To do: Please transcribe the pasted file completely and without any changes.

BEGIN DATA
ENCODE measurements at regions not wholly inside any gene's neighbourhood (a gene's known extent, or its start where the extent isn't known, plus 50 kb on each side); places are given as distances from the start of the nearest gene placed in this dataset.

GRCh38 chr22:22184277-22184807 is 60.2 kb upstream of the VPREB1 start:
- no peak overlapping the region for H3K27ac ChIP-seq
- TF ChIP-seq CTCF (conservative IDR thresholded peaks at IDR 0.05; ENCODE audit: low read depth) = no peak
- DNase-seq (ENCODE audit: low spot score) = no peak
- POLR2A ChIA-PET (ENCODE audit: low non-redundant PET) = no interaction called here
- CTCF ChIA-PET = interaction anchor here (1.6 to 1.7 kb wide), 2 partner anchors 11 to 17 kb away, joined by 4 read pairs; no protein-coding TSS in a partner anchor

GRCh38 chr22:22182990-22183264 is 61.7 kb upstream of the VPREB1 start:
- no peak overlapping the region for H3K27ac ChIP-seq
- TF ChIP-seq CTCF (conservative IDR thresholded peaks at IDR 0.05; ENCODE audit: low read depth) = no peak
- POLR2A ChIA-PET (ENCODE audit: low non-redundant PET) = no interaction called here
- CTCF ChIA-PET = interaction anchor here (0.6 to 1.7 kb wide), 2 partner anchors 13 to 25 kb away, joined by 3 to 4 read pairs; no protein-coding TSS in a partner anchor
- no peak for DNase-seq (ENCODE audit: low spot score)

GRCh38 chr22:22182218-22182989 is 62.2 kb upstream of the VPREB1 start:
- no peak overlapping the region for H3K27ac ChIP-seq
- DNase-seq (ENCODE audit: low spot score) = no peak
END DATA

ENCODE measurements at regions not wholly inside any gene's neighbourhood (a gene's known extent, or its start where the extent isn't known, plus 50 kb on each side); places are given as distances from the start of the nearest gene placed in this dataset.

GRCh38 chr22:22184277-22184807 is 60.2 kb upstream of the VPREB1 start:
- no peak overlapping the region for H3K27ac ChIP-seq
- TF ChIP-seq CTCF (conservative IDR thresholded peaks at IDR 0.05; ENCODE audit: low read depth) = no peak
- DNase-seq (ENCODE audit: low spot score) = no peak
- POLR2A ChIA-PET (ENCODE audit: low non-redundant PET) = no interaction called here
- CTCF ChIA-PET = interaction anchor here (1.6 to 1.7 kb wide), 2 partner anchors 11 to 17 kb away, joined by 4 read pairs; no protein-coding TSS in a partner anchor

GRCh38 chr22:22182990-22183264 is 61.7 kb upstream of the VPREB1 start:
- no peak overlapping the region for H3K27ac ChIP-seq
- TF ChIP-seq CTCF (conservative IDR thresholded peaks at IDR 0.05; ENCODE audit: low read depth) = no peak
- POLR2A ChIA-PET (ENCODE audit: low non-redundant PET) = no interaction called here
- CTCF ChIA-PET = interaction anchor here (0.6 to 1.7 kb wide), 2 partner anchors 13 to 25 kb away, joined by 3 to 4 read pairs; no protein-coding TSS in a partner anchor
- no peak for DNase-seq (ENCODE audit: low spot score)

GRCh38 chr22:22182218-22182989 is 62.2 kb upstream of the VPREB1 start:
- no peak overlapping the region for H3K27ac ChIP-seq
- DNase-seq (ENCODE audit: low spot score) = no peak